FCCS Cultural Training Aims to Reverse Racism History in Child Welfare

Compared to White children, Black children are two times more likely to be referred to child welfare on concerns of abuse or neglect and two-and-a-half times more likely to have that report screened in for investigation.

This type of disproportionality is one of the reasons Franklin County Children Services is committed to identifying, developing, and training our Team FCCS on best practices in cultural competency.

FCCS requires all staff to attend at least six hours of cultural training each year. At the same time, the agency’s Organizational Health Department and Multicultural Development Team (MDT) work together throughout the year to offer to staff dozens of professional development opportunities around culture and community. 

“We want to ensure that our services and practices meet the needs of the families we work with by educating our staff on an ongoing basis,” said Asia Davis, associate director of Organizational Health. 

“We try to tailor our training around what’s going on in our communities - the cultural trends.  We make sure our staff is aware of what’s happening around them and explore ways we can respond to situations.”  

Tonia Still, MDT co-chair and Malaika Mentoring Program Manager, added, “We look to imbed this work into our practices, policies, and procedures,”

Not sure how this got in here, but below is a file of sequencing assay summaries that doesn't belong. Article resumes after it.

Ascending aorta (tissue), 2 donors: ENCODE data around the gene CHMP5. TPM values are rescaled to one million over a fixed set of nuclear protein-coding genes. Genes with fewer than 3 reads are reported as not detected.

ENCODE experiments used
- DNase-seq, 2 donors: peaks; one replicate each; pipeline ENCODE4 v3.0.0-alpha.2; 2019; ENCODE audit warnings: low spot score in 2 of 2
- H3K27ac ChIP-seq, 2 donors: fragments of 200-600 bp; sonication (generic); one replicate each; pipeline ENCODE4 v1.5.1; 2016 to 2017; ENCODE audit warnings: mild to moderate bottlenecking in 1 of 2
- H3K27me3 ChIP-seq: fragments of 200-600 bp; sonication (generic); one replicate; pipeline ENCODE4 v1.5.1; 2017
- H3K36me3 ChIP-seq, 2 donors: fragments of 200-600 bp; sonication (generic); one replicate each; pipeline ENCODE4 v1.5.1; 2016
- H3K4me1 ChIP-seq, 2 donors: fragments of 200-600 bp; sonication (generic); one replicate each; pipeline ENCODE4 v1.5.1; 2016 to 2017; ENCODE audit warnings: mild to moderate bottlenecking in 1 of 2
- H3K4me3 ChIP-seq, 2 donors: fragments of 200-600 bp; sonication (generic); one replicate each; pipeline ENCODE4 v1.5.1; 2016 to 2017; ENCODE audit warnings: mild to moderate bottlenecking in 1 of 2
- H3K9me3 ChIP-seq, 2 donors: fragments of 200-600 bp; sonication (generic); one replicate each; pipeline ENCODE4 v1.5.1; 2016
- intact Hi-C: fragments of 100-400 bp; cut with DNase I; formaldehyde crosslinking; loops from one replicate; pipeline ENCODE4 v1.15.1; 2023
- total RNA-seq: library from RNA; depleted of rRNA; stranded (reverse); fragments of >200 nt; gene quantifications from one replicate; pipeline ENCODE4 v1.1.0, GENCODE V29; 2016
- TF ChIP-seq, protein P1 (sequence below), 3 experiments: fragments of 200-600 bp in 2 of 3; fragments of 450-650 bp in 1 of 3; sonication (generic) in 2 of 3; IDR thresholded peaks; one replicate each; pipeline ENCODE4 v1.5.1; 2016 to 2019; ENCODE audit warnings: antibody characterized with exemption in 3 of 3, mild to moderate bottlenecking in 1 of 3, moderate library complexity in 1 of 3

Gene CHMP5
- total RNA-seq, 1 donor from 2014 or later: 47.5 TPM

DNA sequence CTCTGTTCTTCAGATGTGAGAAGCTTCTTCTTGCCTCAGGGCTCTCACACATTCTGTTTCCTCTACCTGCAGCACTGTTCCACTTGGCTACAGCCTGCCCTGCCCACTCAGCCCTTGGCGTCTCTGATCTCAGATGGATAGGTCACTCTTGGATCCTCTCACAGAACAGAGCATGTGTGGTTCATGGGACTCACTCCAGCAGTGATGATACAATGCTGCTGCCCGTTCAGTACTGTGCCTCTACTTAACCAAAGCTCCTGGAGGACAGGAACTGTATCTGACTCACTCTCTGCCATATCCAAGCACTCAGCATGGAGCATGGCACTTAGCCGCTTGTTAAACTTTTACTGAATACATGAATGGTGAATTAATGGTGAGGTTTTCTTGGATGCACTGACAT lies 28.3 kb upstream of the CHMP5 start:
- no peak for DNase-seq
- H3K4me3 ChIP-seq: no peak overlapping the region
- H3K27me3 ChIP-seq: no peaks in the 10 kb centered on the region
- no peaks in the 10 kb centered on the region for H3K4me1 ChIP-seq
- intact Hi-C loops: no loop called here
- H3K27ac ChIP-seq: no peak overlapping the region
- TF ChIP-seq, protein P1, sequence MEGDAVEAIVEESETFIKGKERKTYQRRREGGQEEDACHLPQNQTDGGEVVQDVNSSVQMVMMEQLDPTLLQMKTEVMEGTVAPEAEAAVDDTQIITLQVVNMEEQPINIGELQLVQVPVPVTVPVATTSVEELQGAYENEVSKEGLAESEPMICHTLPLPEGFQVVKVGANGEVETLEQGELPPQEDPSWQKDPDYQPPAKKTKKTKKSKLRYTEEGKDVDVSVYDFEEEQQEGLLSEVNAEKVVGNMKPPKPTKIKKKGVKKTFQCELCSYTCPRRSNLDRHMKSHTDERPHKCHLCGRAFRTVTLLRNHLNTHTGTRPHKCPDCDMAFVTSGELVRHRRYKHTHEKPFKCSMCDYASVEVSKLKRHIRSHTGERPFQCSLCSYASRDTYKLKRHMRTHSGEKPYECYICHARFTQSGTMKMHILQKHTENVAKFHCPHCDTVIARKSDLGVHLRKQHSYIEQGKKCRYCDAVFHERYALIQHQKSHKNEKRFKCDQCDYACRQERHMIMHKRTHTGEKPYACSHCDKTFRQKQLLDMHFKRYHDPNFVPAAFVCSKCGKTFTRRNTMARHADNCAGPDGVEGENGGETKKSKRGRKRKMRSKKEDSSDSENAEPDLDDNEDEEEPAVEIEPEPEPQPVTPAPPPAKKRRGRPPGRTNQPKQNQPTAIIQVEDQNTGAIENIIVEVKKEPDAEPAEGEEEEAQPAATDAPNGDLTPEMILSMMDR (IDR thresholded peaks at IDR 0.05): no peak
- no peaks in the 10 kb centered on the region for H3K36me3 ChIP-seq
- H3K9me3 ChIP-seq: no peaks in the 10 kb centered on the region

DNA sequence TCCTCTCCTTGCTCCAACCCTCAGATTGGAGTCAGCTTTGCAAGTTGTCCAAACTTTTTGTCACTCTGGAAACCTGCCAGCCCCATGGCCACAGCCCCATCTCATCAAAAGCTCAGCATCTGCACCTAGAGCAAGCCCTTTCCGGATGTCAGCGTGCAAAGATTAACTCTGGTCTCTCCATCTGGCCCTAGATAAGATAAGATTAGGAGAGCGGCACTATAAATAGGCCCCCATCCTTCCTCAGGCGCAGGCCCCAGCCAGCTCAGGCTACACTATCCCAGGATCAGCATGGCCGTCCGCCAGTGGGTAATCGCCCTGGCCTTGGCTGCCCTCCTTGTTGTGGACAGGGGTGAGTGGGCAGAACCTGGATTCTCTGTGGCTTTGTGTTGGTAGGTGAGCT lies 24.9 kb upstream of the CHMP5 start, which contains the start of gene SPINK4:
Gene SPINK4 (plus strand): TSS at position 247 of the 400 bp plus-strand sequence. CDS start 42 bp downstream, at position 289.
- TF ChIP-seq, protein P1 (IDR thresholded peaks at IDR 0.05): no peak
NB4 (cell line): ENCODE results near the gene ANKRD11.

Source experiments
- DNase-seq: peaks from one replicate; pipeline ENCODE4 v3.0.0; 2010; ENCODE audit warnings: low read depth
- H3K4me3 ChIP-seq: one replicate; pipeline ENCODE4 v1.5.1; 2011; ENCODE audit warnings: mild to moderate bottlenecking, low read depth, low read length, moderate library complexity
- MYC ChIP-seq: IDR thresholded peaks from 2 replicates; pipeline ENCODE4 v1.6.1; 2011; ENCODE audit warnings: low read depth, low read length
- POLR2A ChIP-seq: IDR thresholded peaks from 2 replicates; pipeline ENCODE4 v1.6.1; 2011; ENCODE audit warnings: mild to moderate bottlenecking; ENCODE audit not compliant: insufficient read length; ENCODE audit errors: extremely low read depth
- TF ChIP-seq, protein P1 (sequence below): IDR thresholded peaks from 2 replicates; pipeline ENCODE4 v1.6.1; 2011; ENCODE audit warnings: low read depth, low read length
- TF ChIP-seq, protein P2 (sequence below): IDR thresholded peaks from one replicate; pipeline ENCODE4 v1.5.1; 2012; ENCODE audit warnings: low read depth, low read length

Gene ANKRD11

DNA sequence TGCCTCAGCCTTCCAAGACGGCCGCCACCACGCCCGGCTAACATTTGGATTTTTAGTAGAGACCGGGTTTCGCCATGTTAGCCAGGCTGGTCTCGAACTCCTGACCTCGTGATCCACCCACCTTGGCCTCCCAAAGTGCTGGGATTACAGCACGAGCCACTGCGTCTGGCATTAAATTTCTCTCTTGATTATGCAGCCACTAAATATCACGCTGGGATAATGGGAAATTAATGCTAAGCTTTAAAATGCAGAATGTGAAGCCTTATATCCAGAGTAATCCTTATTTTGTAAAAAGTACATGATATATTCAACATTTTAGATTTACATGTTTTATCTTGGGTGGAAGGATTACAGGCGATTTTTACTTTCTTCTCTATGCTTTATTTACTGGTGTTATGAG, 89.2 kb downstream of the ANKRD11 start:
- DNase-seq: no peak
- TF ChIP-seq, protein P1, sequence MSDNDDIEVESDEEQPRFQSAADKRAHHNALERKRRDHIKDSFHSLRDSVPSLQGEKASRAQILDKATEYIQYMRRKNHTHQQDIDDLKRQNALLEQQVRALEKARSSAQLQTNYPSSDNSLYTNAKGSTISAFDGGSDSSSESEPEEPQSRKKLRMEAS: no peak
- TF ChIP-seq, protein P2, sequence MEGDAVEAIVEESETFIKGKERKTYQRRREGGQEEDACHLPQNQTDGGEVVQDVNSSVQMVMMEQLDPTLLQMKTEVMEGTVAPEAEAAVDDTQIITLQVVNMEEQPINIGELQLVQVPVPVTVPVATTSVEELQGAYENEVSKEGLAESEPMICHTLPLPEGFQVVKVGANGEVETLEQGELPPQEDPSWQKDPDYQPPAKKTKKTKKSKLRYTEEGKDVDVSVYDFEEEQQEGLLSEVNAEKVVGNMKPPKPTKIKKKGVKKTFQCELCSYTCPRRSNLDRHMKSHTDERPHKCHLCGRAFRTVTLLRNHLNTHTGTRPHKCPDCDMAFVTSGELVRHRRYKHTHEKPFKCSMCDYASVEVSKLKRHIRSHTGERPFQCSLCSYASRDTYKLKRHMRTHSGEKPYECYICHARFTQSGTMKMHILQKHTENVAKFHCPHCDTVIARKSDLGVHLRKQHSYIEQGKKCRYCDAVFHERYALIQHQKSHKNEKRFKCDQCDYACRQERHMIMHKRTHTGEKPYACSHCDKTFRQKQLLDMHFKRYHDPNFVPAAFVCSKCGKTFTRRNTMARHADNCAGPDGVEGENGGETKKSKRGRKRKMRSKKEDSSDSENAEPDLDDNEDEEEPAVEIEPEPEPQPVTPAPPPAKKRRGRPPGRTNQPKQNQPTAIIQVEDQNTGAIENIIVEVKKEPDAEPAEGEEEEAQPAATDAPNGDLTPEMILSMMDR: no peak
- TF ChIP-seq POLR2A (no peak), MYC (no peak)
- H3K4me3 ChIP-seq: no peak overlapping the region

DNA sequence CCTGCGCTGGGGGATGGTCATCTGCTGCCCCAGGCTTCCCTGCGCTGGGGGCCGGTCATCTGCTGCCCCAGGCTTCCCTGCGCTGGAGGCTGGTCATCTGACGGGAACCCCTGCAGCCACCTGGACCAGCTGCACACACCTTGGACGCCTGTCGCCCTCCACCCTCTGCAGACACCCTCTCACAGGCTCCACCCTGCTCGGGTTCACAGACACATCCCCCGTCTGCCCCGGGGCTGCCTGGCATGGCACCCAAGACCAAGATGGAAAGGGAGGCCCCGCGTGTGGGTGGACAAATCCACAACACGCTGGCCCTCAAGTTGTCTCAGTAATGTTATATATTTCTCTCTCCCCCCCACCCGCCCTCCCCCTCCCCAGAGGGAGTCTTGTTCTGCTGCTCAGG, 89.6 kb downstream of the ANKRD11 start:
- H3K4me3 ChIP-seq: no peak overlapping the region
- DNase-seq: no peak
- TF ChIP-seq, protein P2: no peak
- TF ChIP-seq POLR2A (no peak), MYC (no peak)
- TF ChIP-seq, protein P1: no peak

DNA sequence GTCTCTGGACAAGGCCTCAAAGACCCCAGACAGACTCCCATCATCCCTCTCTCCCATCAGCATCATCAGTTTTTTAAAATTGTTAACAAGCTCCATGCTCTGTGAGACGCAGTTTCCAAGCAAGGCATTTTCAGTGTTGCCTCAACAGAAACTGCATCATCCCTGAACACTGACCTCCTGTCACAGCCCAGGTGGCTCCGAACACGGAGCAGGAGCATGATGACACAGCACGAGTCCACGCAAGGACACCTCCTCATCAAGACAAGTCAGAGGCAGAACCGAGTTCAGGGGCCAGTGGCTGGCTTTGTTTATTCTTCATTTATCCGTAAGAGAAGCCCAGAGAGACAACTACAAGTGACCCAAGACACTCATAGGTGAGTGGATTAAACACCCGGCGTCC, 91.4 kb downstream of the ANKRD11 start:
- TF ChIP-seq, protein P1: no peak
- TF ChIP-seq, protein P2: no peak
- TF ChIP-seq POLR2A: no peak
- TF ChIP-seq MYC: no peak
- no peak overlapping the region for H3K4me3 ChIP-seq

“We want people to walk away with things they can implement in their practice that will help with understanding, engaging, and building relationships with families. When we have better relationships, we can ensure families have the tools that they need to be successful.”

The current cultural mandate course is “African American Families and Child Welfare Disparities in Context: Understanding Agency and Systemic Factors.” The course delves into the history of racial discrimination and how institutional racism, organizational culture, and a disconnect with community contribute to disparate outcomes for Black families in the child welfare systems. 

Led by nationally recognized child welfare researcher Dr. Reiko Boyd, the session requires staff to explore how decision-making, organizational culture, and equity of services can be tailored to reduce disparity and bring about positive outcomes for African American families considering these factors.    

Cultural understanding is vital to our work, emphasized Ms. Still. “These trainings allow people to tap into their own biases and discomfort and realize that if you’re uncomfortable in this space, this is how families we serve may feel.”

Significant efforts to engage with staff and enhance our culture and climate resulted in nearly half of the entire agency attending at least one or more of the “Building A Community of Hope” speaker series last year, which focused on diversity, equity, and inclusion topics.

In addition, the agency hosted a special training late last year focused on teen violence. The Columbus Urban League's Adrian Jones, a convicted felon and former drug dealer, shed light on what youth are experiencing in the inner city and offered himself as a resource for reaching those who are involved with gangs.  

“Hopefully, because of these trainings, the families can see we value them and respect their lived experiences as the experts. And our role is to enhance their skills,” added Ms. Davis.


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